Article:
From the year 1873 onwards there has been in existence a force of a military character operating in Western Canada, under the control of the Dominion Government, which has established for itself a reputation which is world wide.
At the time the Hudson’s Bay Company’s Territory was taken over by the Government of Canada, the early settlers who went West required, it was thought, the protection that could only be afforded by a force of constabulary. Statutory power was granted to the Governor in Council under an Act passed in 1873 to constitute a Police Force in and for the North-West Territories. This Act provided that the number of the force should not exceed in the whole the number of 300 men, a portion of whom were to be mounted, and that the duty of the force should be (1) ” To perform all duties assigned in relation to the preservation of the peace, the prevention of crime, and of offences against the laws and Ordinances in force in the NorthWest Territories ; (2) To attend upon any Judge, Stipendary Magistrate or Justice of the Peace, when required, and, subject to the Commissioner or Superintendent, all duties and services in relation thereto, which may, under this Act, or the laws or Ordinances in force in the North-West Territories, lawfully be performed by constables ; (3) To perform all duties which may be lawfully performed by constables in relation to the escort and conveyance of convicts and other prisoners or lunatics, to or from any Courts, places of punishment or confinement, asylums or other places.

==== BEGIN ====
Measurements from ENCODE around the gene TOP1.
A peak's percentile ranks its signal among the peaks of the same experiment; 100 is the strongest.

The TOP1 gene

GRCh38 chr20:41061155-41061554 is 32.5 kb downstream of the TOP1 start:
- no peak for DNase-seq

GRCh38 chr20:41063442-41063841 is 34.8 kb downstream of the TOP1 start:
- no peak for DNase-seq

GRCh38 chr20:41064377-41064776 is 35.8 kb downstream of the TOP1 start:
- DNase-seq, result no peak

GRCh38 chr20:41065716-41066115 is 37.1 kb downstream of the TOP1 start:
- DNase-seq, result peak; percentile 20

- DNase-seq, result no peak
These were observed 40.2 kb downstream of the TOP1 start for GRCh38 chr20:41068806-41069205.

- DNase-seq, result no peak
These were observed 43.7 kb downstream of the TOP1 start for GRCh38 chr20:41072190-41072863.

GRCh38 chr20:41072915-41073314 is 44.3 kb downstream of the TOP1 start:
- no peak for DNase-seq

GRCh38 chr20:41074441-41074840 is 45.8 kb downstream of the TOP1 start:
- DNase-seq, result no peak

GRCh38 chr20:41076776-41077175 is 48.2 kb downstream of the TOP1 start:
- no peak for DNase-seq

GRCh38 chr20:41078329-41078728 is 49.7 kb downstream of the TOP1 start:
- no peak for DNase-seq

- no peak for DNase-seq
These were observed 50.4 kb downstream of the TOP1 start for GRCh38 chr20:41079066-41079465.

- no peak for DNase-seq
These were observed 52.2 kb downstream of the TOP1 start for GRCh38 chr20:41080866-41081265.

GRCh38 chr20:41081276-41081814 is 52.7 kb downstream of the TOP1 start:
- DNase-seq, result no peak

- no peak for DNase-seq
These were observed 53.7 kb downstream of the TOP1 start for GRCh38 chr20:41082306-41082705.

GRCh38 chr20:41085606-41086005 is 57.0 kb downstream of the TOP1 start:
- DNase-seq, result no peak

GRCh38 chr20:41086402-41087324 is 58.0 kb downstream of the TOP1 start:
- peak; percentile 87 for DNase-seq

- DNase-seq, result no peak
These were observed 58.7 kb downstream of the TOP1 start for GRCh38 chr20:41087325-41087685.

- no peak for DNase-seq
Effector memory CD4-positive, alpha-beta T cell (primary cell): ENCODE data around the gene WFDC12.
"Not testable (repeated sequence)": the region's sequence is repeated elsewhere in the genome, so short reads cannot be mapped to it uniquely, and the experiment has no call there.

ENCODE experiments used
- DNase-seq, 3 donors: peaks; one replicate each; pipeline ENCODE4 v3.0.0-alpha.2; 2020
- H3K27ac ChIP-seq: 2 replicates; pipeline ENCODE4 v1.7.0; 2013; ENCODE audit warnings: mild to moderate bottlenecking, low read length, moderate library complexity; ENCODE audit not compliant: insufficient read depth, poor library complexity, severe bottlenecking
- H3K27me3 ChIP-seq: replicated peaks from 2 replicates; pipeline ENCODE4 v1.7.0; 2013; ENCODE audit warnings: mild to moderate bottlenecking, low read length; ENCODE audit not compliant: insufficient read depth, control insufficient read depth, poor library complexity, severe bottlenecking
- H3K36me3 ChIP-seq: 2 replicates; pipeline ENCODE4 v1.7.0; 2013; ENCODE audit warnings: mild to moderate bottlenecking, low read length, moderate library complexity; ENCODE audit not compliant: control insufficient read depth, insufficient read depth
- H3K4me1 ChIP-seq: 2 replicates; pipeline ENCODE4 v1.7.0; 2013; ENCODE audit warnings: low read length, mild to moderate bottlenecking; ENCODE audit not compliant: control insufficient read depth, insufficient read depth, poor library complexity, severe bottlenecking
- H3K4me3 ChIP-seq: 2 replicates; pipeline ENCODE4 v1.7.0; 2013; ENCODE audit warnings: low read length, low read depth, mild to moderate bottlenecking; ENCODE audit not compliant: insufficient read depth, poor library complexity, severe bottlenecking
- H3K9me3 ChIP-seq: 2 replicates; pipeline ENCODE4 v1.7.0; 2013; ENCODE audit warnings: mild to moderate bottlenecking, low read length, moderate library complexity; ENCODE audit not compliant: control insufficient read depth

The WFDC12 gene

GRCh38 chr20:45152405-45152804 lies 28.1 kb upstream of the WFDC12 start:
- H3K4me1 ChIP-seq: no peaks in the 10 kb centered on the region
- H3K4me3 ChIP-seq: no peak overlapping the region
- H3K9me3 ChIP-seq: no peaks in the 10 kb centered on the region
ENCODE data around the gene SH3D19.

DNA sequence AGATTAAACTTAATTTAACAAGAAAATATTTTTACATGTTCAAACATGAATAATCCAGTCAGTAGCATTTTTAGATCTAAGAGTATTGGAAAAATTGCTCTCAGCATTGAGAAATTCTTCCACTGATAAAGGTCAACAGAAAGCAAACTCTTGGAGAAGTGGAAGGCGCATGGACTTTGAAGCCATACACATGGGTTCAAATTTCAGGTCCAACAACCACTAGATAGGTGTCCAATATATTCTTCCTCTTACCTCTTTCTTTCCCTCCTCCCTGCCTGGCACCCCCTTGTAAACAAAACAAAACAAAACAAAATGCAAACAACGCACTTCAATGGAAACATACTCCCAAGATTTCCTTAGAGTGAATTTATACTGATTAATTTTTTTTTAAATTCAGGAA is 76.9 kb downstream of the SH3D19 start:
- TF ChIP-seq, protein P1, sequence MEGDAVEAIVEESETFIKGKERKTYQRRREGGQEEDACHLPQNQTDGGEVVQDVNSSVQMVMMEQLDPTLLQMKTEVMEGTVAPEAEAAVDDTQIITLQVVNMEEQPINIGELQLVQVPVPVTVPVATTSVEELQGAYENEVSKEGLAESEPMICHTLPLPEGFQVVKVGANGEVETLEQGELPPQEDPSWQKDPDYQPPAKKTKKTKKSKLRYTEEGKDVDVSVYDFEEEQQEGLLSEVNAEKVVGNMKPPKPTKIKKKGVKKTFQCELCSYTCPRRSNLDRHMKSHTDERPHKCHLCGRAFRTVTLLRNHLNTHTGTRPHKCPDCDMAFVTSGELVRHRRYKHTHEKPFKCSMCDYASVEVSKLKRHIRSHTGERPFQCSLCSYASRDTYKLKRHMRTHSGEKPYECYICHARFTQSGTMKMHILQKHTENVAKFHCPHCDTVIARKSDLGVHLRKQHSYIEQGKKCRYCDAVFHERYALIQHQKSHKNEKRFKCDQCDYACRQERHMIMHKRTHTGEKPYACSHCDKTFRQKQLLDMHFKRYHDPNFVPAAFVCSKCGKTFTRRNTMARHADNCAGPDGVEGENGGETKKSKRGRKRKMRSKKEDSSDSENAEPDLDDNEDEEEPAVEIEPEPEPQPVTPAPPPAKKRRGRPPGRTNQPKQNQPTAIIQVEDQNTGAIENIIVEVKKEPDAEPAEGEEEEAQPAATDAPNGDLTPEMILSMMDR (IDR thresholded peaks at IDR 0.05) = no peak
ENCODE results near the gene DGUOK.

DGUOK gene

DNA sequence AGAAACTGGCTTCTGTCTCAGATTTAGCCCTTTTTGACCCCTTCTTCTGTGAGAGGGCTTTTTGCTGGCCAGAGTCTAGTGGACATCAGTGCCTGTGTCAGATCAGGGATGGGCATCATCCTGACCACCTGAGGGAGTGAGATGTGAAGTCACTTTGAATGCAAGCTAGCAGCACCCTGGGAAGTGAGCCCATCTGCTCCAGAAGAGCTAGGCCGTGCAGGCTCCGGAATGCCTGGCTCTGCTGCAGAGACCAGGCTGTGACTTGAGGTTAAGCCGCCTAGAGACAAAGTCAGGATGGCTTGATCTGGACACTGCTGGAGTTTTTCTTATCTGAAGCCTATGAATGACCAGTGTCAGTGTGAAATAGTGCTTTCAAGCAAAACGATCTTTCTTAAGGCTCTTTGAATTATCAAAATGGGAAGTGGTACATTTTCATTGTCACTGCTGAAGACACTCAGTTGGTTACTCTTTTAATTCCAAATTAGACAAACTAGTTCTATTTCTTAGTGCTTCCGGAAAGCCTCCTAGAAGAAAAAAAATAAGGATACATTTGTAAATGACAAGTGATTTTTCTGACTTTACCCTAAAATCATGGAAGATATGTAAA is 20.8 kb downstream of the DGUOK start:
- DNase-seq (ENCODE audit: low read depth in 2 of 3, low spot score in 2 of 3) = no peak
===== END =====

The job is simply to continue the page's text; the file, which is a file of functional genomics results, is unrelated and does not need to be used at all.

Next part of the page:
The force was organised by Major-General Sir George Arthur French, who became its first Commissioner, and in the following year commanded an expedition sent from the Red River to the Rocky Mountains by the Canadian Government. Subsequently the command was taken over by Lieutenant-Colonel A. G. Irvine, the Assistant Commissioner, who in turn was succeeded by Colonel L. W. Herchmer. The present Commissioner, Colonel A. B. Perry, was the first graduate of the Royal Military College, Kingston, Ontario, after its foundation, later becoming a Lieutenant in the Royal Engineers. On retiring from the Army he was appointed Inspector in the Police and was promoted Superintendent in recognition of his services with the force during the North-West Rebellion in 1885. The force is administered, under the supervision of the Prime Minister, by a Comp-troller at Ottawa, whose office forms one of the Departments of the Government at Ottawa, and who ranks as a Deputy Minister.